Called to Chinatown to deliver a baby, midwife Sarah Brandt soon helps search for a missing girl. But nobody seems to know where she is. Has she been sold to a brothel, or has she run off with a secret love?
©2007 Victoria Thompson; (P)2008 Recorded Books
"Vividly recreates the gaslit world of Old New York." (Publishers Weekly)
This book is one of the later books in a series, but this is the first audiobook. If you haven’t read the first books I can’t imagine too many people liking this book. If this is the first book in the series that you've read then I think it would be boring to some since you wouldn't have the background of the character. If you like the other books then you’ll like this one. I enjoy her books but they aren’t for everyone. In each book it’s been very easy to determine who committed the crime long before the characters in the book figure it out. What I enjoy about the book is the interaction between the two characters. There’s no sex or language in her books, I think it’s what some people call a “cozy mystery”.
I have two rescue dogs. One Scottish born husband. And a love of books that goes back to childhood and bookmobiles!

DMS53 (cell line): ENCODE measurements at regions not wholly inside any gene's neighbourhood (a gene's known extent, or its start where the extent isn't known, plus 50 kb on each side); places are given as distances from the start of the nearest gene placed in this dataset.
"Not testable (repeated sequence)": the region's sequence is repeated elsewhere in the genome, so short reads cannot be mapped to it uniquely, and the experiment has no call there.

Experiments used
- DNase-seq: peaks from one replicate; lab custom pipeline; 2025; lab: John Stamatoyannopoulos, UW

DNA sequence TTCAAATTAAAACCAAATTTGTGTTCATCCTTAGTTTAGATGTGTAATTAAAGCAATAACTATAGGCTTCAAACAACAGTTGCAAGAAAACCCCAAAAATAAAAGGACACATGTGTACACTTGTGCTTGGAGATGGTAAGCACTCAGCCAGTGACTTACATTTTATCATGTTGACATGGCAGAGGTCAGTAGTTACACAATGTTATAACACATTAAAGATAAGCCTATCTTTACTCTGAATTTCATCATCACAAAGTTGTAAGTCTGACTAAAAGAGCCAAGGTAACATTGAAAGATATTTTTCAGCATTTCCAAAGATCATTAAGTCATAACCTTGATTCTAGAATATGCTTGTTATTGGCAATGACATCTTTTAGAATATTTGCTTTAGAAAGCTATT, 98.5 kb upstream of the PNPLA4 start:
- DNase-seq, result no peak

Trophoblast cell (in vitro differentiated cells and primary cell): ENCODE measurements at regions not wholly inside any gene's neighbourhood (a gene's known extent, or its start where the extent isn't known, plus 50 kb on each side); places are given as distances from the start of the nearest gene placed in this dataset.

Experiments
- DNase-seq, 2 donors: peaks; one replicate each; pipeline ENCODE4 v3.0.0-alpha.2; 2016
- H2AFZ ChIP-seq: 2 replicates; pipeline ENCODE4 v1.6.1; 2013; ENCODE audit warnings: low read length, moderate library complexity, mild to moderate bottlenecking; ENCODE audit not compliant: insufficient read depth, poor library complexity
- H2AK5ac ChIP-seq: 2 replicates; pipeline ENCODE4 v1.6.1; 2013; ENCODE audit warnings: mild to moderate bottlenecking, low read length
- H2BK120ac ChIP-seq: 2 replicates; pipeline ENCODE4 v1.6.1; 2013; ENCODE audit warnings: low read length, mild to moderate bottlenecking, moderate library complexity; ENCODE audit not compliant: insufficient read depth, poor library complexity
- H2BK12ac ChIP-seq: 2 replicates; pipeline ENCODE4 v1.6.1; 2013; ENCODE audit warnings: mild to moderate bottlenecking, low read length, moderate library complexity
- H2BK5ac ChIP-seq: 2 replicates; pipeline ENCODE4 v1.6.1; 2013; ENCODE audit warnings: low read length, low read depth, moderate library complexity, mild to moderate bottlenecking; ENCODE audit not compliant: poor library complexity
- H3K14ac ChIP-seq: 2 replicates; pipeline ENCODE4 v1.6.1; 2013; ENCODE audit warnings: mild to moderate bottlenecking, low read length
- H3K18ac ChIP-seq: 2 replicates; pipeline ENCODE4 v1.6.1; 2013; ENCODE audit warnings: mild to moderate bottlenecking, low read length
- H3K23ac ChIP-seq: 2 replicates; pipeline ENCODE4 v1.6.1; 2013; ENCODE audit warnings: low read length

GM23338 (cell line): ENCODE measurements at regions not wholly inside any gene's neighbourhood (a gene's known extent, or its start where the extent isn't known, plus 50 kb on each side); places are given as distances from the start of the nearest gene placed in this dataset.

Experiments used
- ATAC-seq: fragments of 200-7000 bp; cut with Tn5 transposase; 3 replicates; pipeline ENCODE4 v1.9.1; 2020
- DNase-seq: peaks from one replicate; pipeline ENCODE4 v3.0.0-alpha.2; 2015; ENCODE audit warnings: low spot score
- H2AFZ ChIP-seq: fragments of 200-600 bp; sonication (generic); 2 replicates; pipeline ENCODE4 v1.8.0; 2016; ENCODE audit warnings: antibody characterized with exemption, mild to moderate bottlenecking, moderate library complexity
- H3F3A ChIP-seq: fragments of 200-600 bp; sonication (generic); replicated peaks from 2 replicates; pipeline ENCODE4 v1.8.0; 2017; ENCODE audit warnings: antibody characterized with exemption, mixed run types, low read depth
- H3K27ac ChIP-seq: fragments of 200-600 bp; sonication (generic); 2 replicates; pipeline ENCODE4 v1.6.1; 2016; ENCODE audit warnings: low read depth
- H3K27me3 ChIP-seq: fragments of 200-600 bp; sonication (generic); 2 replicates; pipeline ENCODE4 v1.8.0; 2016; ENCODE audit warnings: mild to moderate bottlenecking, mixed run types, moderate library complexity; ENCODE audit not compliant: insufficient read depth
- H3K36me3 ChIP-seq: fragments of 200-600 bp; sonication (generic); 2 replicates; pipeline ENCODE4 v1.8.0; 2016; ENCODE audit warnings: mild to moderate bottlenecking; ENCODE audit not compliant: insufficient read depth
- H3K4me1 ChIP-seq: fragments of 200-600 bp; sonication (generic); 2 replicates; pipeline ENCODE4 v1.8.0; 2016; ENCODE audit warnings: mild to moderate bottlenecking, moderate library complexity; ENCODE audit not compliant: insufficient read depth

A new mystery writer to follow! Not only did I get to learn more about the Chinese/American experience in early New York, I got involved in a good mystery about a young Chinese/Irish girl's murder. I did figure out who done it but not until almost the end. I want more! More mystery! More info on a detective who works under Teddy Roosevelt! More about the midwife who seems to get involved in his cases!
I really love the way Victoria Thompson takes her time to develop the various relationships among characters in this series. The murder mystery stories are just as well developed. Excellent reading is reliable in these books.
Narrative makes the world go round.
I do not like "edge-of-seat" thrillers, but this was positively edge-of-sleep material.
The basic mystery was good, but too obvious to all except the sleuths. A good period cozy compensates by richness of period detail. While the author provides some information on the period, it's not woven well into the text. The characters and especially dialogue were very modern day, not turn of the century. The narration somehow reinforced that modern feel.
I'll give the author credit for not relying on gratutitous violence or sex to tell her tale, though. I'd try a mystery written by her set in modern day but will not download any more of her period mysteries -- She doesn't have that touch, at least not in this installment in her series.
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